MEMORIAL OF ST. BERNARD, ABBOT AND DOCTOR OF THE CHURCH, AUG 20, 2020


MASS READINGS:


A Gospel according to Matthew 22:1-14


Jesus again in reply spoke to the chief priests and the elders of the people in parables saying, 

The Kingdom of heaven may be likened to a king

who gave a wedding feast for his son.

He dispatched his servants to summon the invited guests to the feast,

but they refused to come.

A second time he sent other servants, saying,

‘Tell those invited: “Behold, I have prepared my banquet,

my calves and fattened cattle are killed,

and everything is ready; come to the feast.”’

Some ignored the invitation and went away,

one to his farm, another to his business.

The rest laid hold of his servants,

mistreated them, and killed them.

The king was enraged and sent his troops,

destroyed those murderers, and burned their city.

Then the king said to his servants, ‘The feast is ready,

but those who were invited were not worthy to come.

Go out, therefore, into the main roads

and invite to the feast whomever you find.’

The servants went out into the streets

and gathered all they found, bad and good alike,

and the hall was filled with guests.

But when the king came in to meet the guests

he saw a man there not dressed in a wedding garment.

He said to him, ‘My friend, how is it

that you came in here without a wedding garment?’

But he was reduced to silence.

Then the king said to his attendants, ‘Bind his hands and feet,

and cast him into the darkness outside,

where there will be wailing and grinding of teeth.’

Many are invited, but few are chosen.”


REFLECTION: "The Kingdom of heaven may be likened to a king who gave a wedding feast for his son.

He dispatched his servants to summon the invited guests to the feast, but they refused to come"


In these times of global pandemic, we think twice about everything we do, specially when we need to leave our homes.


Many of us, in different cities and countries, are fortunate enough, with the proper sanitary precautions, to attend Mass in person, and many times, on a daily basis.


The banquet of the Lord is there, every day for us to join Him.


At the beginning of the pandemic, I remember some parishes, upon realizing they could only have 25% capacity took several approaches to the problem. Some had overflow Masses. They would have several Masses around different points of the campus so they could abide with safety regulations. Some other parishes resorted to doing attendance raffles. Others made you RSVP a day or so before.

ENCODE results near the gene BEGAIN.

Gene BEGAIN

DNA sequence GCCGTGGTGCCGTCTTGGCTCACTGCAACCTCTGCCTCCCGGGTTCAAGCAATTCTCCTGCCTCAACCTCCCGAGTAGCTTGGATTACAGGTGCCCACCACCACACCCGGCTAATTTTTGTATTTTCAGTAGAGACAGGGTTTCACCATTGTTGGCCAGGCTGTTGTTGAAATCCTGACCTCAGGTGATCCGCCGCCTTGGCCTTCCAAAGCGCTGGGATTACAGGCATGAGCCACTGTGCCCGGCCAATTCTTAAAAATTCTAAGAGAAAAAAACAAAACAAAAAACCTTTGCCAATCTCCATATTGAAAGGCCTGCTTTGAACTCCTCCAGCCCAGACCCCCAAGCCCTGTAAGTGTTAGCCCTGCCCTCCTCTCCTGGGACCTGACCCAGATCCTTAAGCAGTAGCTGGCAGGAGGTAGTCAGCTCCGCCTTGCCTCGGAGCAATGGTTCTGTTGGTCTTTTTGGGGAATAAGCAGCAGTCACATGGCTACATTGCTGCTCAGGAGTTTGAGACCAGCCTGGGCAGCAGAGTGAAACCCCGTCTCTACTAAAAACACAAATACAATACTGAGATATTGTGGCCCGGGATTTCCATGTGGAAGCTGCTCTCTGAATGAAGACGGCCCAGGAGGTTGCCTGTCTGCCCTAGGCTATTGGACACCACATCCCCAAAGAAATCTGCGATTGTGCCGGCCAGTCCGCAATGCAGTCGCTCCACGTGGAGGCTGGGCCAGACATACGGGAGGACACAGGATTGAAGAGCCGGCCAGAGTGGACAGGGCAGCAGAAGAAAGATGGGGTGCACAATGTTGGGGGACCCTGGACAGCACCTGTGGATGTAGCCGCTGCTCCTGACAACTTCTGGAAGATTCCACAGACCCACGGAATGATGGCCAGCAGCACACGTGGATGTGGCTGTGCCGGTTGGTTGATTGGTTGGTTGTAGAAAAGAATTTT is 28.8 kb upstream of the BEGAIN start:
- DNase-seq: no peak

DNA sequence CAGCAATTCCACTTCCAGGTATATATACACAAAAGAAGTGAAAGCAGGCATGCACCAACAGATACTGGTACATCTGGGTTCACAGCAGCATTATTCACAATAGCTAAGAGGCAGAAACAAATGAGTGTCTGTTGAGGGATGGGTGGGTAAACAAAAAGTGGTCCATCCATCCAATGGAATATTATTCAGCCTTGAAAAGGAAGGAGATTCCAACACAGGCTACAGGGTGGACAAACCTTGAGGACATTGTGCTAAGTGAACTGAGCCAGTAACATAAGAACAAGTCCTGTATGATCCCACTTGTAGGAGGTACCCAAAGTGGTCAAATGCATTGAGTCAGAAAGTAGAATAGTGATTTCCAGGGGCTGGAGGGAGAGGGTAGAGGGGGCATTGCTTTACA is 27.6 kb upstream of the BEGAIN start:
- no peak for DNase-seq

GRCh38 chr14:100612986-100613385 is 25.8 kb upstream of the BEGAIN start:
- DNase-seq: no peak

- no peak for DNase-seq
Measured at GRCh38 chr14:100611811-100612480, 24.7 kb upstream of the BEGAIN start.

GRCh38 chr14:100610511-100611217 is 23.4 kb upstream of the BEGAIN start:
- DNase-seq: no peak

However, those with overflow Masses did not receive the attendance they expected. The people that had "won" a seat from the raffle, and those who had RSVP'd were not showing up for Mass.


Fearing for your life in times of uncertainty is a hard truth. Six months into the pandemic, and we are still not used to it; much less at the beginning, when we really did not know anything about it.


What saddens me is the fact that our priests have gone above and beyond, so we can attend Mass, even if it is in virtual form. And how many people just take the dispensation from the weekly Mass obligation as an excuse to forego any and all spiritual life.


Pretty much there is no parish in the world that does not stream via social media their Masses. Masses are also transmitted not only via Catholic TV channels, but even regular channels would broadcast them at least once weekly on Sundays for all to participate..


And still...


I know of some seemingly "good", "solid", "catholic" families that don't attend Mass physically because of concerns about the virus. They do not stream or watch a broadcast of the Mass because " it is not the same". Yet they have gatherings with friends, go to restaurants, etc.


We really live in a time and age that we have run out of excuses for not doing the right thing , even not learning about God. We really need to use our spare time during the pandemic.


Our priests have sacrificed so much for us. Many left their cities or countries to be here with us; studied many years to become priests. They even had to learn a new language so they could communicate with us. They may even die away from their loved ones.


God is a gentleman, and He will not impose His will on us. But He will know what we did, and how we treated the gifts He bestowed on us, including the gift of the priesthood, the Holy Eucharist, and all the Sacraments.


Pray for our priests. And pray for the families that have stopped growing in their interior life; for those who have stopped practicing their faith altogether. Pray for their children, specially any future priests that are learning from the example of their parents.

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